I’ve been working on one of my “20 for 2020” goals lately – to create a keynote speech about leading in local government. My passion is to empower and encourage local government employees -especially women – to advance in their careers. In preparing the speech, I’ve gotten bogged down in the sort of dry leadership principles you could easily picture on a PowerPoint slide deck. Then I remembered a speaker I heard interviewed on one of my many audio book and podcast obsessions. He was an athlete who had reached great heights, then fell down pretty hard. He wanted to teach leadership principles to other athletes, but did not find success until he figured out that the only leadership story he could tell was his own. If you are not an actual subject matter expert – on stress, time management, or happiness for instance – you are certainly an expert on yourself. Everyone has a story to share that will resonate and inspire others.
I started thinking about my story, and what others might find useful or inspirational in advancing their local government careers. Over the next year I will be searching for the best examples and sharing them here. Your feedback will make that keynote a lot better!
So back to the diagnosis. Even though it isn’t a “big” anniversary, my friend and I were just reminiscing about my cancer diagnosis in 2003. I am fortunate to work just a few blocks from a first class hospital, and had my first mammogram there at the age of 40. How many of you have received the dreaded call-back: “We just want to check something?” So the next week I walked back over to the hospital for an ultrasound. The radiologist, clearly not inclined to mince words, says this: “I think you have cancer.” I then had to walk back to my office. I couldn’t reach my husband on the phone, so I called my friend. “I don’t have time for cancer” I said. She promised to do all the research. And she did.
Being confronted by a diagnosis – your own or that of a family member – will affect your leadership in different ways. For me, I was determined not to appear weak. At the time, the Town was working through the process of changing its form of government, strengthening the role of the Town Administrator to become a Town Manager. I was drafting the language and helping the elected officials explain the proposal to numerous constituent groups. I also had two young children and a more than full-time job. I simply didn’t have time for cancer.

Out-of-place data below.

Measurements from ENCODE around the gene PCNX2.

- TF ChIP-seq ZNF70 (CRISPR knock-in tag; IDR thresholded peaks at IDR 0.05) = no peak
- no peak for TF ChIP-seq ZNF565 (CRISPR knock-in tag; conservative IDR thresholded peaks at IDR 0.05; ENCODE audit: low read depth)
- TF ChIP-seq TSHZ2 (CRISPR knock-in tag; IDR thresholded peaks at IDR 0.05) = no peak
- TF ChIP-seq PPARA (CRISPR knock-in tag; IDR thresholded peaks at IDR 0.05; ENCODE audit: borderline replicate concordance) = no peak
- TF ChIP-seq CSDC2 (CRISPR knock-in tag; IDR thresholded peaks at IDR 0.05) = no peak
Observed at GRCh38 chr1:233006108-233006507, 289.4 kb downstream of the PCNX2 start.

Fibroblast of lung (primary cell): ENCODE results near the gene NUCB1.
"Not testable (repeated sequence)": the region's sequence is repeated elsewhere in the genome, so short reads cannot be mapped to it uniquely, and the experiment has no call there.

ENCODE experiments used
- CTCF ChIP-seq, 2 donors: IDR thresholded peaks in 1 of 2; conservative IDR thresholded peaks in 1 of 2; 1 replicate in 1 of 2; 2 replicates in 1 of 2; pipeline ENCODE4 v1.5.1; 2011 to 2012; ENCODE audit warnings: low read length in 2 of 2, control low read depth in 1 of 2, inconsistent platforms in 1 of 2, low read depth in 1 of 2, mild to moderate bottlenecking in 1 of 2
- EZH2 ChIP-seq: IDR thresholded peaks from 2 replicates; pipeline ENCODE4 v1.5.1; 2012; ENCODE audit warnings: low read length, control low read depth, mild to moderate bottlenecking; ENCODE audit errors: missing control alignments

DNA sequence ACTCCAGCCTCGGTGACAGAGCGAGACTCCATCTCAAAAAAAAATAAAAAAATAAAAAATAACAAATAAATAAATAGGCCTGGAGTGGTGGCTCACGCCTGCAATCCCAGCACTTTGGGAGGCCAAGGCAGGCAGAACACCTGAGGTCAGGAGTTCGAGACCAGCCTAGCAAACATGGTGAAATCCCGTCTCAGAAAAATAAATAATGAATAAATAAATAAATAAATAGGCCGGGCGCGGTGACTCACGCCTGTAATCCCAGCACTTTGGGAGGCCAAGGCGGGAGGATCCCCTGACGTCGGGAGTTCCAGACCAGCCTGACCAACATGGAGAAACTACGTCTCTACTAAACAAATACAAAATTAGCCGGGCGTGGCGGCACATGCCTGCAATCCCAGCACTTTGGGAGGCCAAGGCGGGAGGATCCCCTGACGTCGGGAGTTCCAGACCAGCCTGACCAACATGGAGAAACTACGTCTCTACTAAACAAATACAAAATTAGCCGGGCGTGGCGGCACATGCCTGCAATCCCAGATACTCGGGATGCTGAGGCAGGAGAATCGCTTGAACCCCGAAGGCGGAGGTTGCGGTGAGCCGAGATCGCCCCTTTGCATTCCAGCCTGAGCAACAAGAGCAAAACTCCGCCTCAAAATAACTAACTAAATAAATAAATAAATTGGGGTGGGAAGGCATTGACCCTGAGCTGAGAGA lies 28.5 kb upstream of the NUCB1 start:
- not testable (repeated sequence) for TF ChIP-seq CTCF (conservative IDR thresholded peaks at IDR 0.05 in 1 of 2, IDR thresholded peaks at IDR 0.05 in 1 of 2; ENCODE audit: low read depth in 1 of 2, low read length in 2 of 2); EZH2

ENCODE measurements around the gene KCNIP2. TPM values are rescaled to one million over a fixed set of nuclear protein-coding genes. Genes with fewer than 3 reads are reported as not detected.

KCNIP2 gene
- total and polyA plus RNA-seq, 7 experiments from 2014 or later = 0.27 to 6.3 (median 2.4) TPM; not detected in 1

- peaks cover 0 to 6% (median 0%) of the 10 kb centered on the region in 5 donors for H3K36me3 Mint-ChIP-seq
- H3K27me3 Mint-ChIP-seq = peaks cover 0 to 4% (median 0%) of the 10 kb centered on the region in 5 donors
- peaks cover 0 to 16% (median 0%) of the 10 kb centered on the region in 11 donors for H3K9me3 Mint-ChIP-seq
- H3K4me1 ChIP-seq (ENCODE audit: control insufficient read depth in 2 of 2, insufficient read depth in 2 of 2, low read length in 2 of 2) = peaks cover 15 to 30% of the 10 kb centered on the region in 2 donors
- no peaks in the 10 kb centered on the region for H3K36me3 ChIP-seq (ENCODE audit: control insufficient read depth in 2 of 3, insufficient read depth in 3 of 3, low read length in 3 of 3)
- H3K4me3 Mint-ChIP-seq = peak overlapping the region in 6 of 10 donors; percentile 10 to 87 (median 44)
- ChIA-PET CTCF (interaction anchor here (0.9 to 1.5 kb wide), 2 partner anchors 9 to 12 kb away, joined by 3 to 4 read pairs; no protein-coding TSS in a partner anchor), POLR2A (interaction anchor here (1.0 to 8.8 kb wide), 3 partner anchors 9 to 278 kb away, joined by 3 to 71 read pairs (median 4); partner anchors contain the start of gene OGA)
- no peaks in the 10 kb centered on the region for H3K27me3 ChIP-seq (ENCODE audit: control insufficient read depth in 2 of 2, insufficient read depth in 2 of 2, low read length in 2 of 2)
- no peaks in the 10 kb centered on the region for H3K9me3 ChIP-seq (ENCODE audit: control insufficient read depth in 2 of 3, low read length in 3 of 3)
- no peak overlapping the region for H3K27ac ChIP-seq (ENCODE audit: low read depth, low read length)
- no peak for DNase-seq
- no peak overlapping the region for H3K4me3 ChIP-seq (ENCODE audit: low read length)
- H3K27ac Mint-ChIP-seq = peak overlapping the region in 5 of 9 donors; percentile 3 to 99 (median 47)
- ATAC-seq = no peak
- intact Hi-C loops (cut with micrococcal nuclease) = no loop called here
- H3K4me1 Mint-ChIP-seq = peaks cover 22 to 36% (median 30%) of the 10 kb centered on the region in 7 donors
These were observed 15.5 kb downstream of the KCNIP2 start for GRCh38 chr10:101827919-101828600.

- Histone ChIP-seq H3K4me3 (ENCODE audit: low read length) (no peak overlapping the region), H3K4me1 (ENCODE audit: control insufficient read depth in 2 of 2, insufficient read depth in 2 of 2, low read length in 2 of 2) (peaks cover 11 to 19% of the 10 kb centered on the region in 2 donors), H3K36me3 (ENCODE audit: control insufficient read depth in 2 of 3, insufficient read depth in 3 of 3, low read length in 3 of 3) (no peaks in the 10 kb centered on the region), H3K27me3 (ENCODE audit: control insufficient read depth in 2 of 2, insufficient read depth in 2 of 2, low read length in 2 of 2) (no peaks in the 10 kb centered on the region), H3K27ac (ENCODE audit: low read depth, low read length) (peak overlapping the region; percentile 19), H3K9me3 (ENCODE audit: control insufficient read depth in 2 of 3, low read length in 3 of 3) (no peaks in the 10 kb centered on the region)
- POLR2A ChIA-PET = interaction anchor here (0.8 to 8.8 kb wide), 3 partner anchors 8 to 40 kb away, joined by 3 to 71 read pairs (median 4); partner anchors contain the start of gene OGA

So if you were to call me now and ask for help leading through a diagnosis, this is what I would tell you. Some of you may disagree, but that’s OK. If you call me for my opinion you are most certainly going to get it.
First, you need to take enough time for yourself and your family. If you yourself are receiving treatment, you need rest. If you are caring for a family member, you need to go to the gym. I made the mistake of powering through chemotherapy, and unintentionally set the wrong tone for staff. If your direct report is ill, you are going to tell her to take all the time she needs, and you will be annoyed if she doesn’t. If you don’t follow your own advice, the message is mixed – at best – or just plain disingenuous.
Second, you need to appear as close to well as you can while you are working. This is particularly true if you are new to your role, young(er), and female. Remember, you called me. So I will tell you that if you lose your hair you have to wear the dreaded wig. It is awful, it itches, and it is clearly a wig. But it is not a scarf or a hat. I only wore it to work, but it helped me feel more competent. It is also a good idea to have one of those stock phrases as a response to perpetual questions about your health. Something like “This isn’t my favorite season, but everyone is being so helpful and I’m getting the critical things done.” Again, diverting attention from illness to work will make you feel more confident.
Third, when people offer to help, give them actual tasks. We know that we should offer specific services to those in need, rather than saying “Let me know what I can do to help.” If you think they really want to help, try these: “Sure, can you rake? Iron? Drive a preschooler to gymnastics? Write the Annual Report? Go to the Chamber of Commerce meeting for me?”
Fourth – if you need to get regular treatment like radiation, schedule it at the end of the work day and do not go back to work. If you have a biopsy, do not go back to work and conduct a performance evaluation (trust me on this one). On the positive side, you can get a lot of classic “books on tape” crossed off your list if you have to go to daily radiation. I managed to finish both Great Expectations and David Copperfield driving in and out of Boston.
Fifth – focus on what matters. If you are gong through treatment, so is your family. Young children especially need more of your time (hello sixth grade). Plan a reward trip at the end of treatment so that you have something to look forward to.
So how about you Relentless Practice Friends? Do you have experience leading through a diagnosis that you are willing to share? Do you have any keynote speech advice?
Since you have read this far, would you consider signing up to receive the blog through email? You know how I am all about goals, and I really want to reach 100 by the end of 2020!
Let’s practice – treating ourselves with a little compassion.